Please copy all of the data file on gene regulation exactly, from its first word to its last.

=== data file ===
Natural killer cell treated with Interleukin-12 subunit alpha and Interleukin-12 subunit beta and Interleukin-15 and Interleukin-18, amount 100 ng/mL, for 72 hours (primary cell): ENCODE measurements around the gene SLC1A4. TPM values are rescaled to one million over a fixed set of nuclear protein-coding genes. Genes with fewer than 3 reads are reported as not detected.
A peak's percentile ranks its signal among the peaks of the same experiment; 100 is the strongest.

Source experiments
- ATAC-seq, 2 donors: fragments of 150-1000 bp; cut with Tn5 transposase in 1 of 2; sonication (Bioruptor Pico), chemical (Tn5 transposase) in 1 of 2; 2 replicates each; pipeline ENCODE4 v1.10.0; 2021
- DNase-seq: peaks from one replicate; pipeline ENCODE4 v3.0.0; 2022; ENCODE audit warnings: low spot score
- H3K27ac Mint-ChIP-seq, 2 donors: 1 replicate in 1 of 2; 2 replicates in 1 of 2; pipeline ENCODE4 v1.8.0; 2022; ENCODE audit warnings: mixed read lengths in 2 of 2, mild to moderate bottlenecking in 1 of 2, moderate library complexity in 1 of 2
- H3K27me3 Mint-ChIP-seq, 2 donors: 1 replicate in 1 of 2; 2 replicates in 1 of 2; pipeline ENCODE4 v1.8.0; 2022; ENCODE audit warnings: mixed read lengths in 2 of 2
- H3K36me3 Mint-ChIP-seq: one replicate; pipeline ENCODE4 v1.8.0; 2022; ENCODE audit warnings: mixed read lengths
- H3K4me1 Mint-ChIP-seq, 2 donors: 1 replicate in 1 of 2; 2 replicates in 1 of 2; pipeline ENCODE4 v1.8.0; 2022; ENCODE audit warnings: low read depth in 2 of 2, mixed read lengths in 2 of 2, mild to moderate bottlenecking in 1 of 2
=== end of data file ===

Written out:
Natural killer cell treated with Interleukin-12 subunit alpha and Interleukin-12 subunit beta and Interleukin-15 and Interleukin-18, amount 100 ng/mL, for 72 hours (primary cell): ENCODE measurements around the gene SLC1A4. TPM values are rescaled to one million over a fixed set of nuclear protein-coding genes. Genes with fewer than 3 reads are reported as not detected.
A peak's percentile ranks its signal among the peaks of the same experiment; 100 is the strongest.

Source experiments
- ATAC-seq, 2 donors: fragments of 150-1000 bp; cut with Tn5 transposase in 1 of 2; sonication (Bioruptor Pico), chemical (Tn5 transposase) in 1 of 2; 2 replicates each; pipeline ENCODE4 v1.10.0; 2021
- DNase-seq: peaks from one replicate; pipeline ENCODE4 v3.0.0; 2022; ENCODE audit warnings: low spot score
- H3K27ac Mint-ChIP-seq, 2 donors: 1 replicate in 1 of 2; 2 replicates in 1 of 2; pipeline ENCODE4 v1.8.0; 2022; ENCODE audit warnings: mixed read lengths in 2 of 2, mild to moderate bottlenecking in 1 of 2, moderate library complexity in 1 of 2
- H3K27me3 Mint-ChIP-seq, 2 donors: 1 replicate in 1 of 2; 2 replicates in 1 of 2; pipeline ENCODE4 v1.8.0; 2022; ENCODE audit warnings: mixed read lengths in 2 of 2
- H3K36me3 Mint-ChIP-seq: one replicate; pipeline ENCODE4 v1.8.0; 2022; ENCODE audit warnings: mixed read lengths
- H3K4me1 Mint-ChIP-seq, 2 donors: 1 replicate in 1 of 2; 2 replicates in 1 of 2; pipeline ENCODE4 v1.8.0; 2022; ENCODE audit warnings: low read depth in 2 of 2, mixed read lengths in 2 of 2, mild to moderate bottlenecking in 1 of 2